BOZEMAN, Mont. (AP) — Many Montana residents have been taking advantage of a new law that allows them to take road-killed wildlife.

At the end of September, Montana, Fish, Wildlife and Parks had issued 1,747 roadkill salvage permits over the last two years to people all over the state who found an edible deer, moose, elk or antelope.

State Rep. Steve Lavin, R-Kalispell, sponsored the law that legalized picking up roadkill in 2013.

“I think it’s worked really well. I hear a lot of good feedback on it actually,” Lavin told the Bozeman Daily Chronicle.

Before the new law took effect in 2013, if someone had picked up a dead animal they could face criminal charges for illegal possession of a game animal.

Now, if someone comes upon a deer, elk, moose or antelope that they think they can get some meat out of, they can apply for a permit within 24 hours and then take it home.

After the law went into effect Oct. 1, 2013, 187 permits were issued in the first two months. In 2014, there were 1,076 permits given out. So far this year, people have gotten 484 permits.

Flathead County leads the way, with 252 salvage permits issued for animals hit or found there.

Across the state, white-tailed deer are the most commonly picked up species, accounting for 1,058 of the permits handed out since 2013. Mule deer came in second (307) and elk in third (299). People also picked up 68 moose and 15 antelope.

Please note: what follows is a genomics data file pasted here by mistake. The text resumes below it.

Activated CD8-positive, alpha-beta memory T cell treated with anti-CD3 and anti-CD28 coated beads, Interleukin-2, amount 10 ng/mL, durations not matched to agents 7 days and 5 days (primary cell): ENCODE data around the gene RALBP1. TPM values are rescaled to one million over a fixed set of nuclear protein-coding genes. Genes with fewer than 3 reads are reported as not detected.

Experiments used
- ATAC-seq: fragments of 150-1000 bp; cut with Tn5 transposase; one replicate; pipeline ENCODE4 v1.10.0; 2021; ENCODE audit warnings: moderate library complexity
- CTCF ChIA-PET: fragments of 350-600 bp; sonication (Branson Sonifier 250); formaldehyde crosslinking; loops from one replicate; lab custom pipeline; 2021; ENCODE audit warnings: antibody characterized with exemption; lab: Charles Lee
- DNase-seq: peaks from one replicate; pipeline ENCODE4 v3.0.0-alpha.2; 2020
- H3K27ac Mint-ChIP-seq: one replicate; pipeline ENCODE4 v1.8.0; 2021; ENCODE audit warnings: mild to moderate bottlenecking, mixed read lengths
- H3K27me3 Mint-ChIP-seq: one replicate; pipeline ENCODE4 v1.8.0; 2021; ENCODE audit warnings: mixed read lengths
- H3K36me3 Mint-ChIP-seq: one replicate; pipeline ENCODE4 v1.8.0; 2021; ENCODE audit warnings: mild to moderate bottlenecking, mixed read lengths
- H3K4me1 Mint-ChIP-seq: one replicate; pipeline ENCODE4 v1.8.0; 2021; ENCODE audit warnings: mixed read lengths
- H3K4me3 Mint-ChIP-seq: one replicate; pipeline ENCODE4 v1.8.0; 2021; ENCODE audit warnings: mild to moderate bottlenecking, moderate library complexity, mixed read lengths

Quentin Kujula of FWP’s wildlife division said there are a variety of factors that could determine why certain species are harvested more often than others, including how abundant the species is and their behaviors around roads. For example, he said antelope are more likely to turn away from a fence than a deer, which might just jump right over it.

Ron Jendro, FWP’s assistant chief of enforcement, said another reason that so few antelope were taken is their size. People who decide to pick up roadkill have to think about what meat is left on the animal and how much of it they can use. Because antelope are smaller, he said, there might be less use for them than an elk or moose that gets hit.

“There’s usually more meat that’s salvageable,” Jendro said.

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Information from: Bozeman Daily Chronicle, http://www.bozemandailychronicle.com